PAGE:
The Reserve Bank of India cemented its position as Asia’s most dovish central bank with a third straight interest-rate cut Thursday. Unlike the last two policy decisions, it was unanimous this time, with all six MPC members voting for a cut in rates and an alteration instance. The move gives the Narendra Modi government a helping hand to crank up a growth that fell to a five-year low in the quarter ended March.
Here’s what to make out of this booster cut from Mint Street.
For Narendra Modi
The cut comes at a time when India’s growth has slowed for the fourth straight quarter — to 5.8 percent in the January-March period — started by a slump in both investment and consumption. Although the change in stance might help the government, according to anET View, only 42% of the 50 basis point reduction in policy rates since February has been passed on as lower rates on new lending.
Sticky transmission, thanks to the huge pileup of bad loans on banks’ books, have rendered monetary policy a relatively weak instrument of imparting momentum to economic growth. Now, the government has to bear the brunt of infusing new vigor in the economy.
The easing is in line with global monetary policy turning looser as the Federal Reserve shifts to a more dovish stance.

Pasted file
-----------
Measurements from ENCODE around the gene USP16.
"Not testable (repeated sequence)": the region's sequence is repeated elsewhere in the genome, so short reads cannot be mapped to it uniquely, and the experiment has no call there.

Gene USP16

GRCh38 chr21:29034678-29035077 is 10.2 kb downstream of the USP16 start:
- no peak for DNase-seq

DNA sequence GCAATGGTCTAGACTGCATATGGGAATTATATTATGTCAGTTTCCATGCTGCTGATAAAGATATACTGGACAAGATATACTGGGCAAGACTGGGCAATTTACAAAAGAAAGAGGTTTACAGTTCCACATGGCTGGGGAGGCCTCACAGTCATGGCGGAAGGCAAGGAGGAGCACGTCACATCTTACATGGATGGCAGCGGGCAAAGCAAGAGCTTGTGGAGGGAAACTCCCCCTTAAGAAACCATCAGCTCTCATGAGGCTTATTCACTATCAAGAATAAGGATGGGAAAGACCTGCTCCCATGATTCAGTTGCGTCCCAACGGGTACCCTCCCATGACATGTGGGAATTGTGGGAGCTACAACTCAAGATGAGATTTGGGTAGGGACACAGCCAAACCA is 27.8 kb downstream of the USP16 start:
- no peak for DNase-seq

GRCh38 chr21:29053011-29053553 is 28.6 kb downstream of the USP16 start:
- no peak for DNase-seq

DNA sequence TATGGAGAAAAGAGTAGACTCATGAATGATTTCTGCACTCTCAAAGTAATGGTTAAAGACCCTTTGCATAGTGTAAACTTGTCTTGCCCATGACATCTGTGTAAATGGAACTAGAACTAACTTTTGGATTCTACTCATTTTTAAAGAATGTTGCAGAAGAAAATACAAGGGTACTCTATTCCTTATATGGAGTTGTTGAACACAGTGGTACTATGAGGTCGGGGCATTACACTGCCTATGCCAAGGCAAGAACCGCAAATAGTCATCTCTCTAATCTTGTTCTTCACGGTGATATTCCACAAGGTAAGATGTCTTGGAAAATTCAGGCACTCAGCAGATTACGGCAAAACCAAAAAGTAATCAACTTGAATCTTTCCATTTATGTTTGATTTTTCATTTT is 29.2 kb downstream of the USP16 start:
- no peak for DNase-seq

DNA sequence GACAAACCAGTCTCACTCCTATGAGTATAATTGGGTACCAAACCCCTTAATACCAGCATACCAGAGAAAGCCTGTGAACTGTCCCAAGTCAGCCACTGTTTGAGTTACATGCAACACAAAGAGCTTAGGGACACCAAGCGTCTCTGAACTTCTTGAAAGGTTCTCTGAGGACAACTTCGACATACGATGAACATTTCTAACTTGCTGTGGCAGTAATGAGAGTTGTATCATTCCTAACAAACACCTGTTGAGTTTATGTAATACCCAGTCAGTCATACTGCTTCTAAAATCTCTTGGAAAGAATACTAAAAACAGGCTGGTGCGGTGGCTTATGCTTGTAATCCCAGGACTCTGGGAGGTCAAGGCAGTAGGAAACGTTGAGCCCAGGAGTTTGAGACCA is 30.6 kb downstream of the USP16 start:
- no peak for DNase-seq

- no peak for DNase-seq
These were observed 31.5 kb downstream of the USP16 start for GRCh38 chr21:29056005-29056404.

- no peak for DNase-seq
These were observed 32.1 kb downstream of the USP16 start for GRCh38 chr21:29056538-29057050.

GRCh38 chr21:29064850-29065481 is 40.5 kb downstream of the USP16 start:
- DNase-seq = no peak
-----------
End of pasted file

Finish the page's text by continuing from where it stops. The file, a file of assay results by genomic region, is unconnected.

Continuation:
High-frequency indicators from auto sales to air travel show consumer demand is dwindling, amid a crisis in the shadow banking sector that’s curbed lending. Any shortfall in the monsoon, which waters more than half of India’s farmland mid-June and September, is an added risk to growth.
“The change in stance and downgrading of growth forecasts suggest they are leaving the door open for further loosening,” Shilan Shah, India economist at Capital Economics in Singapore, was cited as saying in a Bloomberg report. “I wouldn’t be surprised to see a further one or two cuts in the next six months.”
While Modi has limited headroom for fiscal stimulus, subdued inflation — at 2.9% in April — allowed monetary policymakers space to bolster the economy. Gross domestic product growth slowed to a five-year low of 5.8% in the three months to March.
“There’s a risk that spare capacity is still tight and a further few rate cuts could lead to a rebound in inflation and higher inflation in the long-term,” replied Shah. “This looks like it will turn into a fairly aggressive easing cycle.”